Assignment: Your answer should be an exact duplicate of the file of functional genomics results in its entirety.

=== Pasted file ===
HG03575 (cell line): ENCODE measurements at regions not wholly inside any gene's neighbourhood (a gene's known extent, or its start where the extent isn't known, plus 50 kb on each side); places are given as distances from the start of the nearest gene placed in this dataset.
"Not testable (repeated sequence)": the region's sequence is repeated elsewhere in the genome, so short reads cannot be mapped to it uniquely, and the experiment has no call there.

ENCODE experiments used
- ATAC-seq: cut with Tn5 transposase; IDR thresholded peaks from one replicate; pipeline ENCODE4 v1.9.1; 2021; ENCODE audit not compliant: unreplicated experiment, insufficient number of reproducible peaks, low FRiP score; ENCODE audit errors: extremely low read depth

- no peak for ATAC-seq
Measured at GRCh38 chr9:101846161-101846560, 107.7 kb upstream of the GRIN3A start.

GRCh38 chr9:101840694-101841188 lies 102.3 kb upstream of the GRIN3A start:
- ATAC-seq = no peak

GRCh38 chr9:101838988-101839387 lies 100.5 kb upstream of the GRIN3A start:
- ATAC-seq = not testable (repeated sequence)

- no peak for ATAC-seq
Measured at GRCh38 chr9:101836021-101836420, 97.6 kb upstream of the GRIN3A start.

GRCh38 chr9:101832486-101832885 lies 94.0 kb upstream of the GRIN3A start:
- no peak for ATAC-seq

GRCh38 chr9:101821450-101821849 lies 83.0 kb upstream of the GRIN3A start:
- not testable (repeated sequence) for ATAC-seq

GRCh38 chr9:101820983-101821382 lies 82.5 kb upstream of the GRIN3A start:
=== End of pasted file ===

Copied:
HG03575 (cell line): ENCODE measurements at regions not wholly inside any gene's neighbourhood (a gene's known extent, or its start where the extent isn't known, plus 50 kb on each side); places are given as distances from the start of the nearest gene placed in this dataset.
"Not testable (repeated sequence)": the region's sequence is repeated elsewhere in the genome, so short reads cannot be mapped to it uniquely, and the experiment has no call there.

ENCODE experiments used
- ATAC-seq: cut with Tn5 transposase; IDR thresholded peaks from one replicate; pipeline ENCODE4 v1.9.1; 2021; ENCODE audit not compliant: unreplicated experiment, insufficient number of reproducible peaks, low FRiP score; ENCODE audit errors: extremely low read depth

- no peak for ATAC-seq
Measured at GRCh38 chr9:101846161-101846560, 107.7 kb upstream of the GRIN3A start.

GRCh38 chr9:101840694-101841188 lies 102.3 kb upstream of the GRIN3A start:
- ATAC-seq = no peak

GRCh38 chr9:101838988-101839387 lies 100.5 kb upstream of the GRIN3A start:
- ATAC-seq = not testable (repeated sequence)

- no peak for ATAC-seq
Measured at GRCh38 chr9:101836021-101836420, 97.6 kb upstream of the GRIN3A start.

GRCh38 chr9:101832486-101832885 lies 94.0 kb upstream of the GRIN3A start:
- no peak for ATAC-seq

GRCh38 chr9:101821450-101821849 lies 83.0 kb upstream of the GRIN3A start:
- not testable (repeated sequence) for ATAC-seq

GRCh38 chr9:101820983-101821382 lies 82.5 kb upstream of the GRIN3A start: